Picking a wine for the picnic spread

by Felicity Hughes

The smell of freshly mowed lawns and of gunpowder in the air signifies one thing: summer is now in full swing. Whether you’re a peaceful soul who likes to spread out a plastic picnic mat in the local park under the tranquil shade of a decent-size tree, or a matsuri festival maniac heading down to the river to watch the firework displays, it’s time to pack up your pannier and stake your claim.

Choosing a wine to go with your picnic meal can be as much of an ordeal as fighting it out for the best al fresco spot. To take the pain out of selecting a summer vintage, here’s a guide to the best of the whites in stores this season.

Producing fresh wines with a lovely gooseberry bite and flintiness on the palate, Sauvignon Blanc makes an excellent picnic grape. One of the places in the world that brings out the best in this variety is France’s Loire Valley. The valley’s relatively cool climate keeps the flavors fresh, and the sandy limestone soils lend the drink an intriguing mineral finish. It’s worth noting that the wetter and cooler weather of 2007 did not spell disaster for the wines of Loire as it did for Bordeaux — in fact, quite the opposite.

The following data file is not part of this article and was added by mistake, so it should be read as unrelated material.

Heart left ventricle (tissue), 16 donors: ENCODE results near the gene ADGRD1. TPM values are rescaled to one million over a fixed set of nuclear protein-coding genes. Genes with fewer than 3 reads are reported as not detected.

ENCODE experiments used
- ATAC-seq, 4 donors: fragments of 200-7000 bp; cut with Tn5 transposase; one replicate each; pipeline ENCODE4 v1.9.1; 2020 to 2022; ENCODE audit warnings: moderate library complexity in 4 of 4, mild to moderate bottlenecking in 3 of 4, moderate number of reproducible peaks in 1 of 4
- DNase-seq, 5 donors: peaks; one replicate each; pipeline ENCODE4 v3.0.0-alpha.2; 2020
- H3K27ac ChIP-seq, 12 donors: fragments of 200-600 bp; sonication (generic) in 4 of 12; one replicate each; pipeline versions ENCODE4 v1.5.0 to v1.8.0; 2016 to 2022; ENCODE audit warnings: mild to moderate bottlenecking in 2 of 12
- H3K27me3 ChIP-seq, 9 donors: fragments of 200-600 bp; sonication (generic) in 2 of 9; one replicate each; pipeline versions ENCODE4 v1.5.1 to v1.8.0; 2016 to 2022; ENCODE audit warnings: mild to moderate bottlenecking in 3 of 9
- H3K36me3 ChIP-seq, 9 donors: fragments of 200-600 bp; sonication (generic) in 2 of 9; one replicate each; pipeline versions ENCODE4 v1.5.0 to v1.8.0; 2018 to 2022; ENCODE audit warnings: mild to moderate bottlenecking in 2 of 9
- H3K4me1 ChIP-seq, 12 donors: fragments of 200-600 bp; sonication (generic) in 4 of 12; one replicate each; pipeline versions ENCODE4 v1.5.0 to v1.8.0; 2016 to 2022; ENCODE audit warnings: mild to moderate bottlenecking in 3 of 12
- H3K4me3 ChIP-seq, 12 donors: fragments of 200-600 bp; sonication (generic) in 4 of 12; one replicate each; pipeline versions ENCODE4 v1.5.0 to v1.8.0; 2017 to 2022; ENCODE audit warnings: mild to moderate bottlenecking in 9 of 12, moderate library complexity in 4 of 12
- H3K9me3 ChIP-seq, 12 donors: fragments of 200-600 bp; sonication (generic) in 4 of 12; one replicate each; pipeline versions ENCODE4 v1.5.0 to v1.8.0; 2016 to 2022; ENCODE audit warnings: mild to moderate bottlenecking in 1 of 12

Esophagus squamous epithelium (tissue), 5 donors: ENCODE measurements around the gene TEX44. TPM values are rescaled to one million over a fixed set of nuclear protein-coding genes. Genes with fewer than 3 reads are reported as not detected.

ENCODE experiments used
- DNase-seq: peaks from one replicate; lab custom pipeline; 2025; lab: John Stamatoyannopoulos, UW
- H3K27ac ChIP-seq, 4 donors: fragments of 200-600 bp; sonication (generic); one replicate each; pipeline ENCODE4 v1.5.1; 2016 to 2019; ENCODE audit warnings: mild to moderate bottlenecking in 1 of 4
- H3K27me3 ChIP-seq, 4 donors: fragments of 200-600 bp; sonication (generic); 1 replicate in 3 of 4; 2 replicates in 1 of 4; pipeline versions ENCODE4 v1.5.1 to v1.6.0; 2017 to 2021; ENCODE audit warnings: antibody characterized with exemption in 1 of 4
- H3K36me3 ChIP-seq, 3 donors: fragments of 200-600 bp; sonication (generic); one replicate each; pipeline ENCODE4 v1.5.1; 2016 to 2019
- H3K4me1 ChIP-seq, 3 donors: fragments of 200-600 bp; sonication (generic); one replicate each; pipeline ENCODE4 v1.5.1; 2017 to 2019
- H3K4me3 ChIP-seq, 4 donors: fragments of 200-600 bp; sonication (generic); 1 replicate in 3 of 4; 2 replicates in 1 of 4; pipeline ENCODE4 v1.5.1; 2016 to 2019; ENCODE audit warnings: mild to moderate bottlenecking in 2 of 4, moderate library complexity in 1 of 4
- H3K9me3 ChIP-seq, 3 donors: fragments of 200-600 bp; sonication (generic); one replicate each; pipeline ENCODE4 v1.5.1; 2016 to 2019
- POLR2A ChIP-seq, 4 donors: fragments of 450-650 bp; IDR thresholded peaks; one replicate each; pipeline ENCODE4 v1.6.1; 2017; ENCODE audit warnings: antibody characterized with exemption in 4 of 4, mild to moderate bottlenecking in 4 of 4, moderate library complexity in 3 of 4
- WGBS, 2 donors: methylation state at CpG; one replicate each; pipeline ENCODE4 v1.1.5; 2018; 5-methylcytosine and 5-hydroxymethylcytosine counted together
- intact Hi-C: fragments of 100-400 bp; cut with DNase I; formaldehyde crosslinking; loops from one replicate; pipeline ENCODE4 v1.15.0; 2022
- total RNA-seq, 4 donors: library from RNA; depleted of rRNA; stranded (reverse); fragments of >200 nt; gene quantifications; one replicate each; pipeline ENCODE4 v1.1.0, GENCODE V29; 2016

Unfortunately, it’s hard to get your hands on Loire wines in Japan, but if you head down to your local Yamaya ( www.yamaya.co.jp ), you can pick up a bottle of Dom Serge Dagueneau et Filles Pouilly-Fume 2006 for ¥2,480. Serge Dagueneau, who runs the estate with his three daughters, produces a lovely example of this variety with nice biting apple acidity and smokiness on the palate.